….Shin Sekai Yori… I’m not sure I was prepared. I don’t know if my review for the series will be published by the time this post goes up. In any case, let me just say, Shin Sekai Yori is one dense show. It’s heavy with meaning, dripping with allegory, ruthless in its judgment and harsh in its assumptions.
Despite being completely devoid of jump scares and traditional monsters, its possibly the tensest horror series I’ve seen in a long while. To me it was more deeply terrifying in implications than a show like Shiki and more difficult to watch as well. This is a big deal, Shiki is wonderfully suspenseful.
Among the many layers of terror folded around Shin Sekai Yori, is the casual, almost banal way the plot treats the recurrent disappearance of young children. We see kids vanish out of the narrative, never to be seen again, without so much as a mention. It’s almost confusing at first. You could think it’s simply a plot hole, a classic failing of a bad writer, or a script getting lost in rewrites and edits. After all, everyone acts as if nothing happened.
This, like so many things about the series, is misleading. It’s not smart to let your guard down when watching Shin Sekai Yori. You think everything is honky dory and you’re watching a psychological sci fi with some occasionally more suspenseful scenes, nothing you can’t handle… and bam – you’re waist deep in a tar pit of nightmares.
The first real clue I had that I was in more trouble than I thought was Reiko. The series opens on a class of middle schoolers in a indeterminate world at an indeterminate time. We know that humans in this world have certain psychic abilities which are vaguely defined and referred to under the umbrella term “power”. As soon as they are old enough to learn anything at all, children are taught how to use and control their power, just as they would learn math or writing in school.
The story focuses more specifically on class 1A made up of 6 kids, namely Saki, Shun, Satoru, Maria, Mamoru and Reiko. Through the course of the series these kids go through a lot….a whole lot. Once the realities of the world catch up with them and Shun suffers some extraordinary consequences, it became impossible for me to consider this show as anything other than a thriller. It really hit me like a truck. I still need a moment.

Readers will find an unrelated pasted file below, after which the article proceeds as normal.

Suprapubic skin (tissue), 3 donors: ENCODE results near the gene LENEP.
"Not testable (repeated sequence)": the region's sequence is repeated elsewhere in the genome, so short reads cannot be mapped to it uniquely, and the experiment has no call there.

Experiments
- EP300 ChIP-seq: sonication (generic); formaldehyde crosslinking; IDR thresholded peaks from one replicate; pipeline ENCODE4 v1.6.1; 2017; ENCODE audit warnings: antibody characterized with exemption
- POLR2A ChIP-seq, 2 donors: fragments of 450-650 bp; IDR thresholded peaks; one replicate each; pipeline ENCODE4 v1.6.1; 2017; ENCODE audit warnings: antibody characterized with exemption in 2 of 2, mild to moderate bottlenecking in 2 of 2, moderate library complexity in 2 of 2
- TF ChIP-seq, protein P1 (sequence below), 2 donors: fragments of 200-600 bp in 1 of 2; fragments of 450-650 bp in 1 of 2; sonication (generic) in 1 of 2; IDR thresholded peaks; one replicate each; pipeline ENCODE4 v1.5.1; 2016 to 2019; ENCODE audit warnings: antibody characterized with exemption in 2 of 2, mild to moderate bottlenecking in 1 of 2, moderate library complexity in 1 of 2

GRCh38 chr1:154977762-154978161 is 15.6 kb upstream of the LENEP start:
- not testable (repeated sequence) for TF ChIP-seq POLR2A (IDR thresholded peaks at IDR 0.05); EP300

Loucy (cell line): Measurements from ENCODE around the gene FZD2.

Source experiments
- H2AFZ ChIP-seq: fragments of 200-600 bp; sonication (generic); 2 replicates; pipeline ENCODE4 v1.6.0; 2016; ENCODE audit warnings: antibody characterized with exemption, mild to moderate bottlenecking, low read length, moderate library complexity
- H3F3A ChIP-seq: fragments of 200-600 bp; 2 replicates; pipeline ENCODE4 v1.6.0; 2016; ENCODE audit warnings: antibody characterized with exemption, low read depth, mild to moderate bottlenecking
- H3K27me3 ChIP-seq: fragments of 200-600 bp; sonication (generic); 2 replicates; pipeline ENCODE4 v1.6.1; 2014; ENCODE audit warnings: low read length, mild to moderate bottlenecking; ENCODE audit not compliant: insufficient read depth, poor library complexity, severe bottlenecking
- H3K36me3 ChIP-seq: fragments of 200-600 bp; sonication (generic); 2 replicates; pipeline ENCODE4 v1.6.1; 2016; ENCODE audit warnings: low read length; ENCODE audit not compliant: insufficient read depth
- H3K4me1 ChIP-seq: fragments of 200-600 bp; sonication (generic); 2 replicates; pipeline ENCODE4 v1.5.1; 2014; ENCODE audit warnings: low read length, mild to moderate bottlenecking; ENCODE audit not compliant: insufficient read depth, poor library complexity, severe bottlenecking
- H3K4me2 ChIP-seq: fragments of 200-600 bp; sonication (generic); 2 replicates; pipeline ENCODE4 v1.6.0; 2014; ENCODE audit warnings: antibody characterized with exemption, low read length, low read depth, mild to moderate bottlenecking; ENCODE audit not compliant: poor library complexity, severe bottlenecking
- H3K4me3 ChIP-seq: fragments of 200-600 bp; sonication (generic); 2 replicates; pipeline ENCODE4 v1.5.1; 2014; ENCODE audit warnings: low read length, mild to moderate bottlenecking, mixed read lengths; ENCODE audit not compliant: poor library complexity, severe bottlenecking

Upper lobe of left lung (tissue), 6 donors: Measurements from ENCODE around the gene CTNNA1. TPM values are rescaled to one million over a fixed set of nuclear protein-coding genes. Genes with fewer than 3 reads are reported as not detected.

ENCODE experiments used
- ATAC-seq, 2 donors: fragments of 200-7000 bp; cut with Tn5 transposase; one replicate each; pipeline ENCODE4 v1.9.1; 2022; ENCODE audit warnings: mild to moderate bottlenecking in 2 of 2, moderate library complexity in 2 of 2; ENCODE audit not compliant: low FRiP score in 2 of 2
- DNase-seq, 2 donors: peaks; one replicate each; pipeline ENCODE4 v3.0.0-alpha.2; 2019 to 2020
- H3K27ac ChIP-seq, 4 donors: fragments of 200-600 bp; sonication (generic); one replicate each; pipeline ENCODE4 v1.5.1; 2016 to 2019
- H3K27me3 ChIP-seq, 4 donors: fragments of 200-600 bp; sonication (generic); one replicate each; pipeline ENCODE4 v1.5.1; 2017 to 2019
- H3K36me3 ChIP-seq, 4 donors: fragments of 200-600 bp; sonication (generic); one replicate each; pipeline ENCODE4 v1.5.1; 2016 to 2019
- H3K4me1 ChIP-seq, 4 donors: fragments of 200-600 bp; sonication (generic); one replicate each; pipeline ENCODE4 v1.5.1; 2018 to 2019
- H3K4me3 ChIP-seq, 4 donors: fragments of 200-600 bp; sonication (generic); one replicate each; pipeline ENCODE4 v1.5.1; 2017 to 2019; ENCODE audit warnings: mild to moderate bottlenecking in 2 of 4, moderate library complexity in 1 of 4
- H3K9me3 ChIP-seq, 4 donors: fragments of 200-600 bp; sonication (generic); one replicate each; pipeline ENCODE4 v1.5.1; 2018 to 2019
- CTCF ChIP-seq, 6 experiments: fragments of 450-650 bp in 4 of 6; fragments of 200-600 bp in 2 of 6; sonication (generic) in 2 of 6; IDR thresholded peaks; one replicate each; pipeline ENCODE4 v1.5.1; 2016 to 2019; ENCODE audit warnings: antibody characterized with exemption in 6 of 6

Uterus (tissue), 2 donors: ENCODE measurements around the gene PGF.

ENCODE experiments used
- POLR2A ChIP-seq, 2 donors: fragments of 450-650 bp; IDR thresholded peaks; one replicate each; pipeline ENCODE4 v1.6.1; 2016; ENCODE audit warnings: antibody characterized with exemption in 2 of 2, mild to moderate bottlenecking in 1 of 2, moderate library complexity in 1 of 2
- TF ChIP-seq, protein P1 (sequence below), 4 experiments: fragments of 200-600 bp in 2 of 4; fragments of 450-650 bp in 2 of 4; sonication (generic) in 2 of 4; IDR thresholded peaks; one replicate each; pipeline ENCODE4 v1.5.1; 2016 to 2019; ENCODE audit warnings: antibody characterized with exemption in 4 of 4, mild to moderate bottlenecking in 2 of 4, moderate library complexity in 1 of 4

In retrospect however, the series tried to warn me very early on, almost from the very beginning really. With the quiet and unassuming character of Reiko. Reiko is a shy but apparently sweet girl in class 1A. She’s a nice kid and a good friend. We see her do her best in school, but she simply isn’t as naturally talented as the others.
That’s all there is to it though. She isn’t rebellious or a problem in any way. She’s in all things obedient, hard working and sociable. A lovely little girl really. And one day, she’s just gone. Completely. Not only is Reiko physically missing, it seems she was never there. At least as far as anyone in the story is concerned. And that’s truly terrifying.
In time, we learn the reasons behind such extreme measures. But you see, either the people of this town are eliminating young children that don’t live up to their expectations and erasing all memory of them for no real reason, or they are doing so for a very good reason. Both options are completely terrifying. And that’s what Reiko represents.
She isn’t a character really. We never get to know her at all. We see the few interactions she has with her friends that’s all. In hindsight, she’s almost unnervingly normal. A sweet little girl prototype. That makes it so much worse, doesn’t it? The fact that no one is safe. The fact that a cruel and unusual fate isn’t reserved for the wicked, the chose or even the special.
If I haven’t made this clear enough, Shin Sekai Yori is a cruel plot. It assaults our core beliefs never allowing the audience to get comfortable for even a moment. But it is equally as ruthless with its own cast. Reiko was a sacrificial lamb, she never had the slightest chance. But her life wasn’t forfeit to advance the plot or impact the characters at all. Her very existence was simply thrown away by the plot, because it could.
This was the type of story that could destroy innocent characters for no reason at all, and then never even mention them again. The type of story so uncaring and monstrous, that if the viewer at home doesn’t make the effort to remember Reiko, it’s like she never existed at all. Such brutality is rare to come by and almost admirable in a way. There’s something gutsy about being so openly heartless.
Time and time again, Shin Sekai Yori will show itself capable of surprising viciousness. However, right at the start, before we are ever given a glimpse behind the curtain, as the world still seems peaceful and beautiful, Reiko clearly told us all just how frighteningly savage the story was, and just like everyone else, I ignored her and forgot about her.
Good job show, you win this one.
PS: I know my header gif is Saki but it’s impossible to find a gif of Reiko. I think this proves my point!